To my loyal readers:
Thank you for purchasing this 2020 version of THE BASICS, Second Edition. It’s amazing how well the content has stood the test of time. However, there are a few things that have become out of date and rather than rewrite the whole book for those few things, I have done the following: I updated the DSM-IV-TR to the DSM-5 on my website in the Subject Reviews and Training & Teaching Guides, for no cost. I have included an updated bibliography with my 10 favorite references from the last decade if you wish to find more current references. The principles and practices for helping individuals with co-occurring disorders have not changed. I hope you find this book as useful as ever.
Best wishes, Rhonda McKillip
DSM-5 Updated Information
At the time of the original printing of The Basics, Second Edition, the DSM version was the DSM-IV-TR (Diagnostic and Statistical Manual of Mental Disorders: Text Revision) 2000 published by the American Psychiatric Association.
By the 2020 Printing of THE BASICS, Second Edition, the version of the DSM was the DSM-5 published by the American Psychiatric Association 2013.
So this was my dilemma as the author of the curriculum:
- Do I publish a Third Edition for the sole purpose of updating the limited amount of references to the DSM-5 about diagnostic criteria? This was an especially important question to weigh since the curriculum is designed to treat not diagnose psychiatric and substance use disorders that co-occur. Or do I find a way to update the material that would be available at no cost on my website?
- I chose the latter…to update the content at no additional cost to current purchasers and make available the update to the DSM-5 to future purchasers of THE BASICS, Second Edition.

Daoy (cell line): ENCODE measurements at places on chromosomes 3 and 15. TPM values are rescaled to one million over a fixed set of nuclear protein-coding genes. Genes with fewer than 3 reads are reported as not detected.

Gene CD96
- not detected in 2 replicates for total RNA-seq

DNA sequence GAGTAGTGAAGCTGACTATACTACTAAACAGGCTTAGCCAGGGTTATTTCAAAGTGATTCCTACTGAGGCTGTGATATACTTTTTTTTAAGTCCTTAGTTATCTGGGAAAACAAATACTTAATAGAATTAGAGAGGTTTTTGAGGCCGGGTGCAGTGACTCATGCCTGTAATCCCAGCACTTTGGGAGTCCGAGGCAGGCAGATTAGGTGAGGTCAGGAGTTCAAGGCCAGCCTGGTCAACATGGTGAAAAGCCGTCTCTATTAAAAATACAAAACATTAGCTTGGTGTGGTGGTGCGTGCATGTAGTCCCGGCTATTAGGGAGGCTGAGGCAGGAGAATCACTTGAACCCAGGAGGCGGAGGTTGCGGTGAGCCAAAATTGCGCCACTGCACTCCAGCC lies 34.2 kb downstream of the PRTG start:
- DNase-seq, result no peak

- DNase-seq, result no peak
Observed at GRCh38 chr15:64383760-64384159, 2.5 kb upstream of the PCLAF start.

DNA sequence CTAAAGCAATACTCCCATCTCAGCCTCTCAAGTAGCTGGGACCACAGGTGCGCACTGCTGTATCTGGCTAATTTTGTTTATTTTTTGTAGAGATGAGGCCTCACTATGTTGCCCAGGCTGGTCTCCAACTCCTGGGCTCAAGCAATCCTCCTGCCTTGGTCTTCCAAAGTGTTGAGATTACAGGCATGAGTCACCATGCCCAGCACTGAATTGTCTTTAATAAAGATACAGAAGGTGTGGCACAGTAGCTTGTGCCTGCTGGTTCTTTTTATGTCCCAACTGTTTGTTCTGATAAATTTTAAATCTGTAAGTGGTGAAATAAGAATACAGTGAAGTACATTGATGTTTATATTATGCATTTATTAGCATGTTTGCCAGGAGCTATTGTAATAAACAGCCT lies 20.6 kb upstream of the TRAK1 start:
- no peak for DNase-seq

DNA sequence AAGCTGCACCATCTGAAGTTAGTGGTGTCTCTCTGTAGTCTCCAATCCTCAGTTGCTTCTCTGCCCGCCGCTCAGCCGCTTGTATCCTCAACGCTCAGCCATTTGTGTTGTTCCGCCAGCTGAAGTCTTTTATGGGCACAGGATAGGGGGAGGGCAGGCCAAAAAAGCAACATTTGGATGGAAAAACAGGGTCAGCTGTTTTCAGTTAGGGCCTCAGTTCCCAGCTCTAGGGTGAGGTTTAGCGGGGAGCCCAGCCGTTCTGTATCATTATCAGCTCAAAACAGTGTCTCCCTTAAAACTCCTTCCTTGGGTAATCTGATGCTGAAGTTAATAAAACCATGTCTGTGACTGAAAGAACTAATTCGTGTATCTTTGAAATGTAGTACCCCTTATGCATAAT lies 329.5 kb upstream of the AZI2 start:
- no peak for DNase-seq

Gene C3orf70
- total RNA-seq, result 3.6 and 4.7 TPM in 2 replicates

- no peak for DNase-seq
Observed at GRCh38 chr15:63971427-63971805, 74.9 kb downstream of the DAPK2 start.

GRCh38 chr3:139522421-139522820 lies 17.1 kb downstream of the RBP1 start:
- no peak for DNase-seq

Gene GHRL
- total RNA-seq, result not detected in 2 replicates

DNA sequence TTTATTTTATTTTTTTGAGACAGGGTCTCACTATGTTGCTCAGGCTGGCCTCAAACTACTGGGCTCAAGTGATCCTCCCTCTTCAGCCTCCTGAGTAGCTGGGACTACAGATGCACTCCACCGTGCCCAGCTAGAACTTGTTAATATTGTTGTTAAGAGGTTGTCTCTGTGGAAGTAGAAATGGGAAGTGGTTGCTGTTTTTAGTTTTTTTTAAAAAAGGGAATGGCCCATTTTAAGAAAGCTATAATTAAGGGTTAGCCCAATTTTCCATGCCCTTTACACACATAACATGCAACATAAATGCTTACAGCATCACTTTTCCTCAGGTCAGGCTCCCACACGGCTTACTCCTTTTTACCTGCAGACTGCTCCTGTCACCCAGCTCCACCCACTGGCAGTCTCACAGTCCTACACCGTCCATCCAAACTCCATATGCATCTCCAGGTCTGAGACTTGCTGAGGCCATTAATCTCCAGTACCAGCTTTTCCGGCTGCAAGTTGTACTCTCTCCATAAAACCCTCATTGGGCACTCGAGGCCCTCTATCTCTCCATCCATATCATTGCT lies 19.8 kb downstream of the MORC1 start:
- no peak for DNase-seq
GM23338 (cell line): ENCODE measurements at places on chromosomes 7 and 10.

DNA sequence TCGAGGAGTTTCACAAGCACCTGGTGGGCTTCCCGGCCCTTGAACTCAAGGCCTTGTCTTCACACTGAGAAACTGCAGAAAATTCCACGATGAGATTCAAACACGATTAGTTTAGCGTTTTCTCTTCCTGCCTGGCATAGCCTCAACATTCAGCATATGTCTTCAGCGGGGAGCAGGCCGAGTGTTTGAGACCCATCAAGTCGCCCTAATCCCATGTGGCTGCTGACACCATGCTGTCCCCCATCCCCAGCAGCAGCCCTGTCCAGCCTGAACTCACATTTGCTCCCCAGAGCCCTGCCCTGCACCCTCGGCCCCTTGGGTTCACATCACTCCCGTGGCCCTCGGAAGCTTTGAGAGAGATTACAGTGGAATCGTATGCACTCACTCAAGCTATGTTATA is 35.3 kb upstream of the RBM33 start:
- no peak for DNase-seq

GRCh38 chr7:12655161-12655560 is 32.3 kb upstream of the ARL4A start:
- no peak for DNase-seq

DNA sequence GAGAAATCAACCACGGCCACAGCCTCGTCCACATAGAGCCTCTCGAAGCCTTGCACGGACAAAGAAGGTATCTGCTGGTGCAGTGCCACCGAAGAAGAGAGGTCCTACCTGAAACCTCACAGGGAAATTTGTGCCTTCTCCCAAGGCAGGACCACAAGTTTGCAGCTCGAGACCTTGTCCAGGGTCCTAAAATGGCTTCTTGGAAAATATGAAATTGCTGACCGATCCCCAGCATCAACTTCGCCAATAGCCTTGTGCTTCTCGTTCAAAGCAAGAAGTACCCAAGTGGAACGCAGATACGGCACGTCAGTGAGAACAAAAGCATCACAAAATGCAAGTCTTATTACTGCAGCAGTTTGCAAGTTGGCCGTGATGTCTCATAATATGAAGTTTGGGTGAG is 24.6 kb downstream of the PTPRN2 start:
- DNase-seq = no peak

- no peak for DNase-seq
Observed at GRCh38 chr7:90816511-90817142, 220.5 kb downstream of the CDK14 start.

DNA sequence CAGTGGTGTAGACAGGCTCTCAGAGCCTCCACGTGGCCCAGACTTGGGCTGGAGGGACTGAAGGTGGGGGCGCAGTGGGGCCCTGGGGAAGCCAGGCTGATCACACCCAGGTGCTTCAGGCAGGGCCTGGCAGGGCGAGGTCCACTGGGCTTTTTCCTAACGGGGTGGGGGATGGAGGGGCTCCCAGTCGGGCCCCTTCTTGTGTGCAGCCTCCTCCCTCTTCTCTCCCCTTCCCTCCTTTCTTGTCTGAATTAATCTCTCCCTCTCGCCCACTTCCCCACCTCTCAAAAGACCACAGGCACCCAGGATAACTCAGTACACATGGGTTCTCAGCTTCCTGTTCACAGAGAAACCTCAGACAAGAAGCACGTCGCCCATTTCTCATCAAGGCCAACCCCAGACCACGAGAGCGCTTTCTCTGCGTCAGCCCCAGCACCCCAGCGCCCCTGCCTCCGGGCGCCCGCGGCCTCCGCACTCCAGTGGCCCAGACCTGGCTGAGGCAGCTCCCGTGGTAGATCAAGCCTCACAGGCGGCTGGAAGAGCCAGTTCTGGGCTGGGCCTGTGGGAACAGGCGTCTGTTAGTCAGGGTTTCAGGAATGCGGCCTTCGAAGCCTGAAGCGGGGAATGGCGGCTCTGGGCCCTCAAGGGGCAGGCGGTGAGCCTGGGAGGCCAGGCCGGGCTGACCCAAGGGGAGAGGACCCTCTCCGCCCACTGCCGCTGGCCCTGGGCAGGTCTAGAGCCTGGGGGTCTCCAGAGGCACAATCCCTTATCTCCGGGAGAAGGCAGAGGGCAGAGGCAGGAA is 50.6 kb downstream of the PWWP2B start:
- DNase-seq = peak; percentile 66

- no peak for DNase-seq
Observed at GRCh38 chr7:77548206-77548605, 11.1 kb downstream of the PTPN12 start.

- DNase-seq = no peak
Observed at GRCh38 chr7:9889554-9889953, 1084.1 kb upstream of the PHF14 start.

The decision was made on the fact that:
- References to the DSM are almost exclusively located in Subject Two: Psychiatric Disorders Within A Co-Occurring Diagnosis.
- Not all psychiatric disorders are discussed – only the ones typically found among individuals with co-occurring psychiatric and substance use orders like Depression, Anxiety, Mood Disorders, Thought Disorders, Personality Disorders, etc.
- The limited references to the DSM on Substance Use Disorders are exclusively in Subject Three, Substance Disorders Within a Co-Occurring Diagnosis.
- The DSM is also not the only reference used to identify psychiatric and substance use disorders. There are many more included in the curriculum that remained unchanged.
- The DSM-5 update is mostly important to those using the curriculum in exams or as a textbook at universities and colleges…not in treatment groups per se. Updating in this way meets those needs.
I did, of course, want to provide the updated DSM-5 content. The way I decided to provide this updated material is:
- I developed a Subject Review and Training/Teaching Guide for each of the eight subjects and they are available on this website.
- I decided to add the updates to the DSM-5 to the PowerPoint presentations which are also available in PDF handouts. Those updates from the DSM-IV-TR to the DSM-5 (American Psychiatric Association, 2013) are in Subject Two & Subject Three of these Subject Reviews.
By providing DSM-5 updates – which is the only updated content in the THE BASICS, Second Edition 2020 Printing – the need to purchase…or write for that matter…a Third Edition.